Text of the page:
For Thomas Aquinas, the morality of human action commences with human reason. For sure, our reason is imperfect. It is not divine reason, though it shares in some measure with it since we are made in the image and likeness of God. Original sin, however, warped our intellects. Even so, Thomas insists, we might reach a progressively clearer understanding of what it means to be moral through the steady exercise of our reason. Reason is open-ended and open-minded. It never assumes the conclusions it wishes to prove. Observation, investigation, ordered, disciplined curiosity about the world and all within it -- these are legitimate methods of inquiring about our moral duties. If our scientific understanding of the person evolves, then so must our moral expectations.

And if reason offers one starting point, psychological insight provides another. Within the Catholic Church, there are few areas where psychology has come to play a more significant role than in marriage. This is especially true in cases of matrimonial dissolution -- marriage annulments, to use the familiar term.

Contemporary annulment practice rests on the premise that only persons with authentic human freedom can marry. And freedom can be impaired by any number of psychological causes. The lessons of modern psychology are then brought to bear by tribunal personnel in assessing the maturity and psychological readiness of the parties for marriage. But the question naturally arises: If psychology can be used to assess the sacramental quality of marriage, if it can be employed to deepen and enrich our understanding of human freedom, can it also be used to expand the field of those eligible for marriage?

These two starting points might be used to build an alternate ground for understanding same-sex attraction. If we rely on our reason, if our reason is open to developing scientific insight, if we look to the recent findings of psychology, then we know that same-sex attraction is part of the natural variability of human sexuality. What it means to be human, in other words, not only embraces male and female, but it may also, in some cases, include same-sex attraction. If Catholics take this line of reasoning seriously, then it becomes impossible to speak of same-sex attraction as "objectively disordered."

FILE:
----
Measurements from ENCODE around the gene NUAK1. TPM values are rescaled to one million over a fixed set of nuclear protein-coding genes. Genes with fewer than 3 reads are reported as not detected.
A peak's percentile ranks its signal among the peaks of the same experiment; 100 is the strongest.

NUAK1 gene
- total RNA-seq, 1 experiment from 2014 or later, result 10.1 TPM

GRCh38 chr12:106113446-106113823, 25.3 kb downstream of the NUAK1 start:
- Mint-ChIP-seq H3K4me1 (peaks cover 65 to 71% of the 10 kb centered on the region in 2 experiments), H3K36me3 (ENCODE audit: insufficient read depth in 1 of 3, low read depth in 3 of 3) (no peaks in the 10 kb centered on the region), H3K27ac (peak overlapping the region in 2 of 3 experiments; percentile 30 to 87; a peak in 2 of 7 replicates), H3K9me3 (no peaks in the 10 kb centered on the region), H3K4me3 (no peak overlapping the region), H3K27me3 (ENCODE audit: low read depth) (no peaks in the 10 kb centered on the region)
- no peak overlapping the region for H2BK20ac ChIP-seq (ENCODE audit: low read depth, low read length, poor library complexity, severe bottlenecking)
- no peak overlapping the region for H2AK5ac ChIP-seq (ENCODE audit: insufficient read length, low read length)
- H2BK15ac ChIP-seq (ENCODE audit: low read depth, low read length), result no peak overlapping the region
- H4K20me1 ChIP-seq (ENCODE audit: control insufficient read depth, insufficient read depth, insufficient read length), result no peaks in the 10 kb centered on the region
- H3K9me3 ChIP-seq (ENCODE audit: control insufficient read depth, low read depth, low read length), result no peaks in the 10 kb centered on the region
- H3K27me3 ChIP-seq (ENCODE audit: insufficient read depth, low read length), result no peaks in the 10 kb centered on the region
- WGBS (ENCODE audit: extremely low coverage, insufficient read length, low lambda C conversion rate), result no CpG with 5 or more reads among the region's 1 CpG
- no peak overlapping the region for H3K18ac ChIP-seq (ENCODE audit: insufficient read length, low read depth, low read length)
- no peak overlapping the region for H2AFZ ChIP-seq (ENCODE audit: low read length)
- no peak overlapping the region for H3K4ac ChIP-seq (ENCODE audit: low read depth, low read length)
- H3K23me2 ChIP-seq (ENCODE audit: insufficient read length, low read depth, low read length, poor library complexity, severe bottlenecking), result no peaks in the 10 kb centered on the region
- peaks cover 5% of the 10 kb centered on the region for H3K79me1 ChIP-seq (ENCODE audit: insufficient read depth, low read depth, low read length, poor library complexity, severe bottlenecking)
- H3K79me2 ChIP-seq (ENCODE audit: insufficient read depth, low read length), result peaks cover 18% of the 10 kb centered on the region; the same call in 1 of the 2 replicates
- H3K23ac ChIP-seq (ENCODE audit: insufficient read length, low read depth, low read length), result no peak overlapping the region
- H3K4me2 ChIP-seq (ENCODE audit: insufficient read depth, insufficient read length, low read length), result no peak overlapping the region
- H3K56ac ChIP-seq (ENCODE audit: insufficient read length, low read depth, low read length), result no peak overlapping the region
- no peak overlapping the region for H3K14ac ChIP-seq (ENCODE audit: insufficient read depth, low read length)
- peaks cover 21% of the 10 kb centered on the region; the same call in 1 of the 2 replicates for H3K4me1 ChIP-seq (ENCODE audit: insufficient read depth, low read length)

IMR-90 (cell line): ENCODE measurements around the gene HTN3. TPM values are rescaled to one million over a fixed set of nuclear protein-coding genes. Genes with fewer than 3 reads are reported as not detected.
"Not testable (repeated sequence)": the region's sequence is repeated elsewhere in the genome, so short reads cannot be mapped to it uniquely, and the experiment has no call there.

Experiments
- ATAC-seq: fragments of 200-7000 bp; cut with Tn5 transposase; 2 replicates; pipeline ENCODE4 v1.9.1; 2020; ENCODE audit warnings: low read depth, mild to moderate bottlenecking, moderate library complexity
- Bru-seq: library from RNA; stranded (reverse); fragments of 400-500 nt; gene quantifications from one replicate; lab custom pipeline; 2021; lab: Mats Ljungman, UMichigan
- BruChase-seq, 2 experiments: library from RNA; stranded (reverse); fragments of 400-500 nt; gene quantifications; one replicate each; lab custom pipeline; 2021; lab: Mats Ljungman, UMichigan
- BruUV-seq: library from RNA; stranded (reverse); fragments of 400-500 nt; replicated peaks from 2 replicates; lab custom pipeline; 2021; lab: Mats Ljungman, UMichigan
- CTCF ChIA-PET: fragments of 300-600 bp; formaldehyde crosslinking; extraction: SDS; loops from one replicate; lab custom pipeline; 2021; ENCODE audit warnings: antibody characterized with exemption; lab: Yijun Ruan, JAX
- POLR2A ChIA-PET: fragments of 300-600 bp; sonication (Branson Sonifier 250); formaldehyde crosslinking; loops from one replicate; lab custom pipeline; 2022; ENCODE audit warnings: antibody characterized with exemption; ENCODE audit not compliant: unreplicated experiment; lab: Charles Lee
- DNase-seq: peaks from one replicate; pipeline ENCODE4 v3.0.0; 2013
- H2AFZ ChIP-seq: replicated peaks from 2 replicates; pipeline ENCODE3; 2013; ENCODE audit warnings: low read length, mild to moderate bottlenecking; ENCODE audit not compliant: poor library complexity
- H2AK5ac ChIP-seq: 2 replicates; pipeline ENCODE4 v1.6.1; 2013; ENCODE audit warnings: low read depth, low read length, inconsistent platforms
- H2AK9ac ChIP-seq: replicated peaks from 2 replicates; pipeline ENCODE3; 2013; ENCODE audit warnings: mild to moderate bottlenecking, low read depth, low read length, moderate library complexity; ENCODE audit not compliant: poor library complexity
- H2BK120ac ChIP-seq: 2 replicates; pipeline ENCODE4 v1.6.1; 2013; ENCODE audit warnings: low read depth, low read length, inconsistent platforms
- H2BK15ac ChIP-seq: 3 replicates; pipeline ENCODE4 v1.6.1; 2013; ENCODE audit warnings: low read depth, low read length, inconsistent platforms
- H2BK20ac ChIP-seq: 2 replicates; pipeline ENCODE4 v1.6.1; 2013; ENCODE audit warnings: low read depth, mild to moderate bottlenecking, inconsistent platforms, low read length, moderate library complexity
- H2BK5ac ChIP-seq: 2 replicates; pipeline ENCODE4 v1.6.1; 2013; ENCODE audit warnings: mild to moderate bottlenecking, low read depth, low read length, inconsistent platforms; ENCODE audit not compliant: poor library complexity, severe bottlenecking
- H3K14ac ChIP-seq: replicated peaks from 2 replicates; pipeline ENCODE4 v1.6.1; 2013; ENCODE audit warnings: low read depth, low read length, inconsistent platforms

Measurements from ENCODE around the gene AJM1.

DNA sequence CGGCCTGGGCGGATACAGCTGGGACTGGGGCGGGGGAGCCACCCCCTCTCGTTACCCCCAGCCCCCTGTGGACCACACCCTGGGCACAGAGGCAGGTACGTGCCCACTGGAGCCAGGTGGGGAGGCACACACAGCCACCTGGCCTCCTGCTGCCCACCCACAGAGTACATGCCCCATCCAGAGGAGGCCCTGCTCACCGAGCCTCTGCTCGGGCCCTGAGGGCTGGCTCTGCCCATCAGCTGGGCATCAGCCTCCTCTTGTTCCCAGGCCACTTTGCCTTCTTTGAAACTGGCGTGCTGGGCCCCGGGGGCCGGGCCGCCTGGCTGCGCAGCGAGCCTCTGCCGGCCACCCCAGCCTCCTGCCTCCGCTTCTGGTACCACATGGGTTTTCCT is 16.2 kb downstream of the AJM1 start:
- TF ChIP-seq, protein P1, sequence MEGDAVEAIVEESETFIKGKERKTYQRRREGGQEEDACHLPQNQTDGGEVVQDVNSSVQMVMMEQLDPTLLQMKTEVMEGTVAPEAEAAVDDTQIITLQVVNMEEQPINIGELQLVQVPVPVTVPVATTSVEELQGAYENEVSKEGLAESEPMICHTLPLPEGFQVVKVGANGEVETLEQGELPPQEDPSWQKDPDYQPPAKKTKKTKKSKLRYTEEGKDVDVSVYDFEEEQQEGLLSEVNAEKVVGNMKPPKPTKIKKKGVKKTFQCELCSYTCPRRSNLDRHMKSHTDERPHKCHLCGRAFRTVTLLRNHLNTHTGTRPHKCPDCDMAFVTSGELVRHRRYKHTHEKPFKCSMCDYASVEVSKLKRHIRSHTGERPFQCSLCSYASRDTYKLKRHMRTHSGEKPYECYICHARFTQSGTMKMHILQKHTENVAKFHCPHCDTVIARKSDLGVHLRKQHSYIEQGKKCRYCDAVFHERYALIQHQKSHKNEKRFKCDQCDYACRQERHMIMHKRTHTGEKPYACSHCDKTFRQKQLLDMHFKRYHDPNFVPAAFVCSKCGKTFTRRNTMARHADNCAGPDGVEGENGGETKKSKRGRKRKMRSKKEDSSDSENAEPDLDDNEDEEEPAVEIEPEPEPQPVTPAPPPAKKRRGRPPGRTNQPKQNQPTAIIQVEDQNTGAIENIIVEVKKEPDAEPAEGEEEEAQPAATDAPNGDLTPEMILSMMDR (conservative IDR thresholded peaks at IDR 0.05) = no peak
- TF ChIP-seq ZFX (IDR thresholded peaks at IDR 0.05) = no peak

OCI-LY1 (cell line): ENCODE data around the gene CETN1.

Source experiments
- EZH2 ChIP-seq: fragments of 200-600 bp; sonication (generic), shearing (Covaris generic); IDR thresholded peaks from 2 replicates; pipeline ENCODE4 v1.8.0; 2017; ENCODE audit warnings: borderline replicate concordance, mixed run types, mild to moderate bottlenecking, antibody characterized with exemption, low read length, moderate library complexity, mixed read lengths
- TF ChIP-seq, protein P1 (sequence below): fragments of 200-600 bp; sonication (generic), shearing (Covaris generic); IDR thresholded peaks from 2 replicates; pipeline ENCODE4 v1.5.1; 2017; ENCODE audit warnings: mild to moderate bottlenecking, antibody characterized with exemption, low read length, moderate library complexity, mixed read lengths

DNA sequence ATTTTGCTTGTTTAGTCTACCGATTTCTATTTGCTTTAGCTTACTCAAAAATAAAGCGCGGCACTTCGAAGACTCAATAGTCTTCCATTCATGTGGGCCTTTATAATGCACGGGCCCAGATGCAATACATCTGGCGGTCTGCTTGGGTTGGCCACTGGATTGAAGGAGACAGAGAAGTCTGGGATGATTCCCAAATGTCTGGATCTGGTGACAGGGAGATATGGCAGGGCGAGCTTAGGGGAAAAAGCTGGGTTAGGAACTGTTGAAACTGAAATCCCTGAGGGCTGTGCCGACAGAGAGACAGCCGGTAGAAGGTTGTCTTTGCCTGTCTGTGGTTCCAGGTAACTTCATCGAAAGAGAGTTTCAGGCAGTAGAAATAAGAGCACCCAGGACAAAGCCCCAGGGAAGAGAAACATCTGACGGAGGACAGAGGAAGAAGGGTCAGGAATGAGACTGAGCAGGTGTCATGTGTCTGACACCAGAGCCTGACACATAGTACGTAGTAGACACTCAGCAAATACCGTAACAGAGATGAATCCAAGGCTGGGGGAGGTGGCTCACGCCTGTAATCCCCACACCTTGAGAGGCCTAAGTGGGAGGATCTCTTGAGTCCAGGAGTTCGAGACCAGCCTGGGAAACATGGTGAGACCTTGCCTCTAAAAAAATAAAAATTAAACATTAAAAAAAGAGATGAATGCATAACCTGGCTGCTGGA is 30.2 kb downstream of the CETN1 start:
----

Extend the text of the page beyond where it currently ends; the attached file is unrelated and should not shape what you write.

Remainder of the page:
But what of marriage? Here, one might turn to St. Augustine's Treatise on the Goods of Marriage. In the opening sentence of this work, St. Augustine defines marriage as "friendship" -- amicitia. The human person, St. Augustine asserts, is a "social being" made that way by our "human nature" (humana natura).

To be sure, St. Augustine argues that marriage serves three great goods: procreation, unity, and fidelity. But procreation is not marriage's highest purpose. Indeed, at points St. Augustine seems positively indifferent to procreation. He counsels couples to consider voluntary abstinence from sexual intercourse.

"The better the couple are," he said, "the earlier" they will have done this.

St. Augustine answered the objection, "What if everyone sought to abstain from intercourse?" with the response that then the City of God would be at hand "and the end of the world would be hastened."

For Augustine, the true significance of marriage was not procreation, but the enduring friendship of two human beings who are innately social creatures.

If this is so, then can the meaning of marriage be widened to include same-sex unions? I think so. Still, there is a large objection that arises from within the Augustinian tradition. All intercourse, St. Augustine maintained, had to be at least theoretically open to the possibility of procreation. It is this proposition that continues to form the core of the Catholic Church's teaching on contraception.

Recognition of same-sex marriage would thus require the Catholic Church to rethink the foundations of its sexual ethics, not only where same-sex attraction is concerned, but generally. And this is a very large undertaking indeed. There are some possible avenues for development, but I am afraid that I should save those explorations for another time.